It’s here that what started out as a fairly pedestrian B-movie begins to get interesting in the way it blends two seemingly incongruent genres into one.

It’s a short film and there are really only a few key scenes to develop the romance.  It does this with a great deal of economy.  Again, in a more modern film, these scenes would probably be longer and more drawn-out.  I would have liked more of the romance, but the film ultimately needs to see-saw between the horror and the romance.  It’s that pendulum swing that makes it interesting.

Since the romance is really the redeeming part of the film, I’ll be mostly highlighting these scenes.  In the first meeting, it appears as if Lisa has lured Tom across the hall under the pretense that an intruder has broken into her room.  Her malicious intentions are telegraphed to the audience via typical horror movie lighting:


What’s a little different about this moment is Faith Domergue’s facial expression.  In a typical movie in this genre, an “evil” character would be squinting her eyes and looking really angry.  But there’s a hesitance here, even a vulnerability.  It’s at this moment the audience should be questioning how much Lisa is killing out of a personal vendetta to avenge the sin of busting in on the cult, vs. her being driven like a pawn.  Cults, of course, operate on the principle of brainwashing.

Because Lisa is too hesitant, not transforming into Cobra form fast enough, Tom comes back out from the other room and grabs the phone with the intention of calling the police.  The lights are back on again and Lisa’s convenient trap feels like it’s been disrupted.  In order to better ensnare her prey, she feigns an advance by asking him to stay for coffee.  In the course of a brief exchange, though, it seems as if Lisa has let go of any residual ill-intent.  The play-acting flirtation seems to give way to genuine flirtation.  The ongoing ambiguity of her motives as the film progresses is the main attraction.  The film has set her up as the killer, and yet, given the distance she now enjoys from her puppet-masters, she seems to want to resist the limitations of being just a killer.

By the time Tom says “I’m friendly”, Lisa has gone completely off-script.  She breaks into a smile that seems genuine, and as if to telegraph to the audience that she’s given him a reprieve, says, “you can go if you want to.”

But the film won’t leave it at that.  It has to push the envelope further.  Where only seconds before Lisa was about to kill Tom, now Tom’s asking her for a date and Lisa is accepting and initiating physical contact, palm-reading him.

“An artist, I should have guessed, you have very gentle hands.”

And yet, despite it all, the scene needs to end with the horror lighting effect once more, which leaves you guessing whether Lisa’s change of heart is really genuine or simply her biding her time.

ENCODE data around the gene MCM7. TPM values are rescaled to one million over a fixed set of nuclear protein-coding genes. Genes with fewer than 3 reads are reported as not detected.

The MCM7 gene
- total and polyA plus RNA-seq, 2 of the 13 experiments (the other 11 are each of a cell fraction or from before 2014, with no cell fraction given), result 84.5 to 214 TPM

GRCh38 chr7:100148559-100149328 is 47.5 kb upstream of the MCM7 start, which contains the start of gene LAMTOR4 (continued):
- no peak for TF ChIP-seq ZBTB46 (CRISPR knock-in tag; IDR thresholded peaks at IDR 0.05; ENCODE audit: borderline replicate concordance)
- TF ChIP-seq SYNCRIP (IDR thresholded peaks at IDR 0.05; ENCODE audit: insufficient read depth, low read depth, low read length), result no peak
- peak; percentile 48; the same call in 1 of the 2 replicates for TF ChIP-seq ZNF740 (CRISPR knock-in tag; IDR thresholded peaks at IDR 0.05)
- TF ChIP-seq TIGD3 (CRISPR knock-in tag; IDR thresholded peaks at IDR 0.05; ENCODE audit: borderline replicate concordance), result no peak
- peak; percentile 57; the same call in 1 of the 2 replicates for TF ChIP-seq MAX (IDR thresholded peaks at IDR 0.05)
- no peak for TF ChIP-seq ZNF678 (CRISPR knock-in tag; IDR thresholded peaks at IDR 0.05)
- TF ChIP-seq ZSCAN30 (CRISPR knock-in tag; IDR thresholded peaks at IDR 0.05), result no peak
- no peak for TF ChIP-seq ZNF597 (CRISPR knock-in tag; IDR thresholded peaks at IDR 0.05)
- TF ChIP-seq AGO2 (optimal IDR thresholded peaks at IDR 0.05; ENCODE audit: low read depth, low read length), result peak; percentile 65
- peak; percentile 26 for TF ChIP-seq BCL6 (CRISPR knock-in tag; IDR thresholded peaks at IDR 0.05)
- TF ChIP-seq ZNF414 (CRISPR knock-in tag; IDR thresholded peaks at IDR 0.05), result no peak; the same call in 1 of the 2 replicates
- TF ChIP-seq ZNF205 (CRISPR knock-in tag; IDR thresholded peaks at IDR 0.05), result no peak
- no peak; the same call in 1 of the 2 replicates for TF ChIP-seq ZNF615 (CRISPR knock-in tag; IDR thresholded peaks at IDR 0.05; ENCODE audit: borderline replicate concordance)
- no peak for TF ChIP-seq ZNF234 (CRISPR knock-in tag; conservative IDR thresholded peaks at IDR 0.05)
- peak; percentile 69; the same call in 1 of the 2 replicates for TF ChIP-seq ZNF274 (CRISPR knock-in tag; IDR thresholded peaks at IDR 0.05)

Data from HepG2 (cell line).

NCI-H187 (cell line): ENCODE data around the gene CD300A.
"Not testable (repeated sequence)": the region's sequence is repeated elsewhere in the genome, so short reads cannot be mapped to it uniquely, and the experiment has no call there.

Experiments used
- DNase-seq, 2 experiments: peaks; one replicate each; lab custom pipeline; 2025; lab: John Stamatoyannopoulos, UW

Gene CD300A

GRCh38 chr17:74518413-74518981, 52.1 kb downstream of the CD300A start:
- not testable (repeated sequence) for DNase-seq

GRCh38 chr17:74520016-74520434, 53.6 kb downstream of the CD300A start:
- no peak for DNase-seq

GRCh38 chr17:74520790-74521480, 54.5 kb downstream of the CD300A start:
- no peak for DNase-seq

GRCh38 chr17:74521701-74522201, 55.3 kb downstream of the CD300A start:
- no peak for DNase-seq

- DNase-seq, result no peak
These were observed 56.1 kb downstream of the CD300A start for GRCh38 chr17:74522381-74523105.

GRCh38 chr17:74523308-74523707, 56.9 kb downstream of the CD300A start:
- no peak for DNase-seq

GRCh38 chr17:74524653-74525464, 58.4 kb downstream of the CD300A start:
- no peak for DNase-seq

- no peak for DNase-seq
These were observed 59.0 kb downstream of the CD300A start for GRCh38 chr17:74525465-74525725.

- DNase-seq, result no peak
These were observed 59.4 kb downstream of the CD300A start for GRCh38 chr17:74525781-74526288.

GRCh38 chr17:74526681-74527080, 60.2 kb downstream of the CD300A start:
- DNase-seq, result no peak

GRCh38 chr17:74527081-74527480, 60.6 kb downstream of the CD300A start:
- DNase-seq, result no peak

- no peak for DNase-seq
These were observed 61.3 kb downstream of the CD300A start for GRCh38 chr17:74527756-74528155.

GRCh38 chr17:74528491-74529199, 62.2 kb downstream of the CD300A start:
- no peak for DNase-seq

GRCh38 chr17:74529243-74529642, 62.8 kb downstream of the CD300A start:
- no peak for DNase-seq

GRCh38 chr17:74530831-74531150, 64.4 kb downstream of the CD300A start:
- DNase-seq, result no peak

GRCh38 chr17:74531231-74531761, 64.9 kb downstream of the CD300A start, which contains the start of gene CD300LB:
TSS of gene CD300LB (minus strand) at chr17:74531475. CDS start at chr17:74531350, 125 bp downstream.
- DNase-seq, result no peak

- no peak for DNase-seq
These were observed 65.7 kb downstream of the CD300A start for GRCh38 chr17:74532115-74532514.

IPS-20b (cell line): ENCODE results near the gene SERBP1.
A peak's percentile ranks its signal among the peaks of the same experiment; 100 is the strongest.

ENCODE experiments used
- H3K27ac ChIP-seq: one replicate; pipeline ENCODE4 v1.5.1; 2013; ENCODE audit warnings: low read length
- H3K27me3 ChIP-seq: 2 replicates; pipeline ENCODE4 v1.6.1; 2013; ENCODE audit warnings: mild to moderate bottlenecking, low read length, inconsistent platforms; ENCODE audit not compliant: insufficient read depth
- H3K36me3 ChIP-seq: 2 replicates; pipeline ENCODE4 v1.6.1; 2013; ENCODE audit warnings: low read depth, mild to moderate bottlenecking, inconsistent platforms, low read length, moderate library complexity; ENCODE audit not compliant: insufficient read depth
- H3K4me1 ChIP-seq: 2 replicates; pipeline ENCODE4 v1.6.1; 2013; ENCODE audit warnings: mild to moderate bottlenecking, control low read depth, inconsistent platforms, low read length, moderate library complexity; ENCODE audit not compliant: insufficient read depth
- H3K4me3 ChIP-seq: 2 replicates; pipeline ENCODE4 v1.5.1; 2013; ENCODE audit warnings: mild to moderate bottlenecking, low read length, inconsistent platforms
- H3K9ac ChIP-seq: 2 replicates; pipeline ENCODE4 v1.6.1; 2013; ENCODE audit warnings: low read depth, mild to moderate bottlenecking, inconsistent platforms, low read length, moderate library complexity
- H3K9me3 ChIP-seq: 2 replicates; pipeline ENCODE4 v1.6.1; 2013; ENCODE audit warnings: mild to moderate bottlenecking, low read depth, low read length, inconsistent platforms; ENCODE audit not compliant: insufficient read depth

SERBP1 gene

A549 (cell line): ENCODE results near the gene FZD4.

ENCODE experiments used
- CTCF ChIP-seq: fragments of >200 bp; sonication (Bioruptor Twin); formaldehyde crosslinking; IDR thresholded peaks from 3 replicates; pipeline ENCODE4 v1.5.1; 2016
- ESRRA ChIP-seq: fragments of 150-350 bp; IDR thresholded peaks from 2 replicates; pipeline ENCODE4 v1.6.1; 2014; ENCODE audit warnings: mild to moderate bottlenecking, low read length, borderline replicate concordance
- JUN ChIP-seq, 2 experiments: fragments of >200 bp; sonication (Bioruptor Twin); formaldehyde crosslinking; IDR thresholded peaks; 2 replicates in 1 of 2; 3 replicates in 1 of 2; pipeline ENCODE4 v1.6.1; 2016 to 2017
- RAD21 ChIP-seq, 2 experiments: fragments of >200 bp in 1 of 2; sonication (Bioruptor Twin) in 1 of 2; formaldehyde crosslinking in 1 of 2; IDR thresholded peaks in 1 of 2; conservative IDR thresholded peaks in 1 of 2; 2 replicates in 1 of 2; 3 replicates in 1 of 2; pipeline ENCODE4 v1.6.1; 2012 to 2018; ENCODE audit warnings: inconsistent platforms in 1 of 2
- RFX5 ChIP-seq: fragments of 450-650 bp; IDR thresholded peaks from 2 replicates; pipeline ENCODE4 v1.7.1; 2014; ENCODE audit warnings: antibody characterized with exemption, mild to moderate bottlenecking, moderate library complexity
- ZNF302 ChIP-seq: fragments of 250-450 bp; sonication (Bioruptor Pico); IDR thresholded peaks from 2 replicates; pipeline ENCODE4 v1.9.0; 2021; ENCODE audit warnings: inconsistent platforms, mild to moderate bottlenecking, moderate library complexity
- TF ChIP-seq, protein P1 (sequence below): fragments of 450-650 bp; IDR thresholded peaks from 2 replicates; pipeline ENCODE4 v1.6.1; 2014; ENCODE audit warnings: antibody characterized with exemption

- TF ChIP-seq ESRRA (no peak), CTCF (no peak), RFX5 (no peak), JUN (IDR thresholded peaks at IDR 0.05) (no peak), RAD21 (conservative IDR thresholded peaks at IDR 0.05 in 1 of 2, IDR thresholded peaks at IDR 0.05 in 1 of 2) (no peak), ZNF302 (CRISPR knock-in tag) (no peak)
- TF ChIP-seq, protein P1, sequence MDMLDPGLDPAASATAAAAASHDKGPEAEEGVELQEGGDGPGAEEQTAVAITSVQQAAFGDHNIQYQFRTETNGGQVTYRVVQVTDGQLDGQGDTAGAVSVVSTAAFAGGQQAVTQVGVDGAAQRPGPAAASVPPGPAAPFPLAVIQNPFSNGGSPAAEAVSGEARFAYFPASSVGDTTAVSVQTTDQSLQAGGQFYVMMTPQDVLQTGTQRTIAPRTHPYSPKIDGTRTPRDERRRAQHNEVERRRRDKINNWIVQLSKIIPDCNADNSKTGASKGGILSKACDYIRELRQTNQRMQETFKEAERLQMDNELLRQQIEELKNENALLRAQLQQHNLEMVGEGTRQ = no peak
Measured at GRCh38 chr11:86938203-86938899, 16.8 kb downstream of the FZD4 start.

Next, the film continues in romance-mode as Tom rattles off, in exposition mode, a list of all of the date-activities they’ve been up to in downtown New York City.  If you had just tuned in now you might be thinking you’re watching a B&W version of Splash.

“You lead the way.  You can not lose me now!”

The effect on the audience of the film’s tone shifting back and forth is a milder version of what Quentin Tarantino likes to do, like the scene where Beatrix Kiddo strikes a truce in a fight when she tells the female assassin she’s pregnant.

The reason why Quentin Tarantino likes to subvert expectations is because he got his start working in a video rental place.  He has an encyclopedic knowledge of film history, and when you get to that point, just to be able to watch your own work in the end and not feel like you’ve just spit out yet another by-the-numbers genre film, you need to mix it up.  I doubt the filmmakers of this picture were thinking on this level.  Maybe it was thought of as more of a gimmick, but it’s what helps make it rise above typical B-movie fare.

After Lisa (in cobra-form) triggers David Janssen (of The Fugitive fame) to get into a fatal car accident, we’re back into romance-mode at a pre-Rock n Roll singles party where Lisa’s motives are made ambiguous again since she’s dancing with one of the other guys.  Clearly a lure to find the right time and place to bump him off too.


It’s at this point in the film where you’d probably think she has no true feelings for Tom and is just deciding to string him along until some convenient situation where she can kill him.  Many films operate on this aspect of the manipulative Femme Fatale.  The most well-known classic is Double Indemnity.  More recently the theme repeats in Being John Malkovich or The Dark Knight Rises.  There’s also more prurient horror examples like the Species franchise that link the killing to the sex act.  Depending on your point of view this could be seen as a misogynistic trope.  Then again there’s plenty of this with flipped genders.  Just tune into Lifetime Channel, for instance.  What it does is play up the primal fear we all have of asymmetrical relationships where you think the other party feels more than they actually do, or fear that there’s some ulterior motive.  There’s an inherent vulnerability in reaching out to another human being.  It’s that fear-factor that is a common theme between romance and horror.  It’s just that one is emotional and one is physical.

By the mid-point of the film, Paul is starting to suspect Lisa is the killer, as he talks it through in a scene with his fiance.  The actress here provides the worst acting-performance in the film.  It’s this horror aspect that is the most unremarkable part of the film, while at the same time, there’s a cozy comfort in it moving through such familiar midnite-movie territory, like animals sensing and freaking out over Lisa.

Later on, just such a convenient scenario opens up for Lisa to turn into a Cobra and finish Tom when she sends him off to her apartment to get ice.  But instead, she picks up a picture frame of Tom and Paul together with Julia, their mutual object of affection in the middle (the bad-actress).  The music turns wistful.  She pauses and moves forward, as if to get ready to transform, and yet she doesn’t.  She puts the frame back down again and sits down on the couch.  Lisa is going off-script again.

Lisa is conflicted